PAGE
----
You can still contact me for specific trail design questions. I agree with the other replies: study the IMBA trail design book, map all possible negative and positive control points, hike, flag in a line or two, check grade with a clinometer, etc. Don't forget to check the land status!

    Scribbling on topos is the best part of any new trail project! Add a few friends to the scribbling process, a couple six packs of your favorite local brew, and you have yourself a bonafide trail designer party. Unfortunately, this isn't mentioned in the IMBA trail design book.

  6. #6
    JmZ
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    Quote Originally Posted by barnstormer
    Whoa... it must be getting late. I completely mis-interpreted this thread. I just re-read the post and thought... hmmm what was I thinking? Guess it was the hard-on for 2-foot contours.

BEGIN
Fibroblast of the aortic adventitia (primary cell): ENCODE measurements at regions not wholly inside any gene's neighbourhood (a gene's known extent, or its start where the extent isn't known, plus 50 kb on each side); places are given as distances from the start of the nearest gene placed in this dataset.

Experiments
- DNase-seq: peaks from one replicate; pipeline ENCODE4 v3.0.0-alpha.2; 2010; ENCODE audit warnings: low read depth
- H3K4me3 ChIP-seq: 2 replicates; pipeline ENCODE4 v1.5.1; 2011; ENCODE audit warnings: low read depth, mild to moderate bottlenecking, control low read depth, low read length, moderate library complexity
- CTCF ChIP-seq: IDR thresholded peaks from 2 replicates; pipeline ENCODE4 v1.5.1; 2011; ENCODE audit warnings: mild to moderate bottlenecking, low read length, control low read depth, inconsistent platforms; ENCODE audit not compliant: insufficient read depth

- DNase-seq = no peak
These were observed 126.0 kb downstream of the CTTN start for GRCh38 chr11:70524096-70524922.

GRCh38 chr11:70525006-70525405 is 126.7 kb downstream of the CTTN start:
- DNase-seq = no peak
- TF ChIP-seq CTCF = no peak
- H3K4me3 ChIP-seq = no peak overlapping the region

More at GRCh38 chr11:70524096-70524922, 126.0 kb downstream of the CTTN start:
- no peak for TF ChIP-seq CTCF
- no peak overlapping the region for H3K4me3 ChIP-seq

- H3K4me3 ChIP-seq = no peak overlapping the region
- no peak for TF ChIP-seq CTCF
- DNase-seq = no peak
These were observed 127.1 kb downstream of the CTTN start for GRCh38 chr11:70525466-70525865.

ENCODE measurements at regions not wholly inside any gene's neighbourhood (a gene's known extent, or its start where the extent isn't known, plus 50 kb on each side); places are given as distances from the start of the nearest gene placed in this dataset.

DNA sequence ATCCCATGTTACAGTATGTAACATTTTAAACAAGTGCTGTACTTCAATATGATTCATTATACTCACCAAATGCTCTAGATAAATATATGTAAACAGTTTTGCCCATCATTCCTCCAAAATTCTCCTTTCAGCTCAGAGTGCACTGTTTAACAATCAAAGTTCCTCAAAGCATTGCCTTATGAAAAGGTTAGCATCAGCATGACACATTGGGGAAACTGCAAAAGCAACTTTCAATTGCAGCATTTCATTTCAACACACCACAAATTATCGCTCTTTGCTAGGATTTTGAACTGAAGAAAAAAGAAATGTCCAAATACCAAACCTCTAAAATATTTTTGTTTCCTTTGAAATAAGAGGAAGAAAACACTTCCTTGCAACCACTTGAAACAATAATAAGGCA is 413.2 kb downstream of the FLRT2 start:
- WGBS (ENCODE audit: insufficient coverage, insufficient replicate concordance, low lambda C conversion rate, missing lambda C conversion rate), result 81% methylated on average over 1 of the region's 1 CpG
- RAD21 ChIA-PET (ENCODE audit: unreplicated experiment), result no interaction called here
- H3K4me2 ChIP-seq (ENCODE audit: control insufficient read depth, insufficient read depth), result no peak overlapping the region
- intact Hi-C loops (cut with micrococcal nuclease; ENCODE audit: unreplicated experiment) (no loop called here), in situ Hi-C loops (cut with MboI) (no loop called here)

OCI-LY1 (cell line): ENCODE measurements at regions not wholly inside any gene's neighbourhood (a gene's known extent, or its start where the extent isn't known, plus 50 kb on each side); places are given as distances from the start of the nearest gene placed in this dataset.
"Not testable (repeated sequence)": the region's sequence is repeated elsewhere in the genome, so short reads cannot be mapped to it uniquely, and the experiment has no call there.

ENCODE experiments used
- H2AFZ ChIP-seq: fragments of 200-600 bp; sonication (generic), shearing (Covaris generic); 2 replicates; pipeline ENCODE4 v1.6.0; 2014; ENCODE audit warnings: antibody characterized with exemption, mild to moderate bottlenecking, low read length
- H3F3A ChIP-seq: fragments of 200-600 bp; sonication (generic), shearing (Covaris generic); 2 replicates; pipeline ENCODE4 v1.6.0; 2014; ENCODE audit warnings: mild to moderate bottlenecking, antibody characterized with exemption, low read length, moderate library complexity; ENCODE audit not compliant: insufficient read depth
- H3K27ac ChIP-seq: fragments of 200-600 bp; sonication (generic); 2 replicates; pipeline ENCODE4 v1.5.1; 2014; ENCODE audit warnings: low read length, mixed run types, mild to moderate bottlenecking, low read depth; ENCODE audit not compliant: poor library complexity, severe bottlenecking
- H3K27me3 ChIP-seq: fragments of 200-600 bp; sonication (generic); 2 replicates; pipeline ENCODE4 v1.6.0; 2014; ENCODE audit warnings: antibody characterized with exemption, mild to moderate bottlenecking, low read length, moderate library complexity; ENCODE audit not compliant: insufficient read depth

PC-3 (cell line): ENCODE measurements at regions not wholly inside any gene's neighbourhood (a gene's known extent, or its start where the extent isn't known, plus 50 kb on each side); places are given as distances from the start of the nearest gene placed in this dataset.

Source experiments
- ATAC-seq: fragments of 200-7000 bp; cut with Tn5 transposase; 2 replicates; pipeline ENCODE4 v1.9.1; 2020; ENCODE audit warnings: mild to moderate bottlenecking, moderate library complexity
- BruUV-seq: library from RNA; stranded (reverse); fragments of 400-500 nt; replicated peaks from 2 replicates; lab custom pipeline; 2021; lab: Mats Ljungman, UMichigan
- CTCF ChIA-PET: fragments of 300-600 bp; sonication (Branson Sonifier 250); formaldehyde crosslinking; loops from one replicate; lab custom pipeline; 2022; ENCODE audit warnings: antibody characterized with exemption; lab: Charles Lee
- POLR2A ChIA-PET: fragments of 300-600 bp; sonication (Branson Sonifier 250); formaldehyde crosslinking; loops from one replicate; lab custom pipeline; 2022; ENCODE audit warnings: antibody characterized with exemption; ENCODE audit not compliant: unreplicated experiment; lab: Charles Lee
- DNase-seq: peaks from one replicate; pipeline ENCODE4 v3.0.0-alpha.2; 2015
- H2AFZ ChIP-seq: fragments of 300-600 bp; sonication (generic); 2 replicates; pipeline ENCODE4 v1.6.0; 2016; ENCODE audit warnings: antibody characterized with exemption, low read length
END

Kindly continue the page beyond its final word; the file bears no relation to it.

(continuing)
You can still contact me for specific trail design questions. I agree with the other replies: study the IMBA trail design book, map all possible negative and positive control points, hike, flag in a line or two, check grade with a clinometer, etc. Don't forget to check the land status!

    Scribbling on topos is the best part of any new trail project! Add a few friends to the scribbling process, a couple six packs of your favorite local brew, and you have yourself a bonafide trail designer party. Unfortunately, this isn't mentioned in the IMBA trail design book.
    Thanks to all. Things are progressing nicely.

    I had a copy of the IMBA trail design book... until I gave it to the Property Manager. Submitting the proposed trail on a topo map to the property manager is the first part of the process for us. (After the trail design party as it were). I don't want to tip my hat with hurdles still to leap, but things go ok.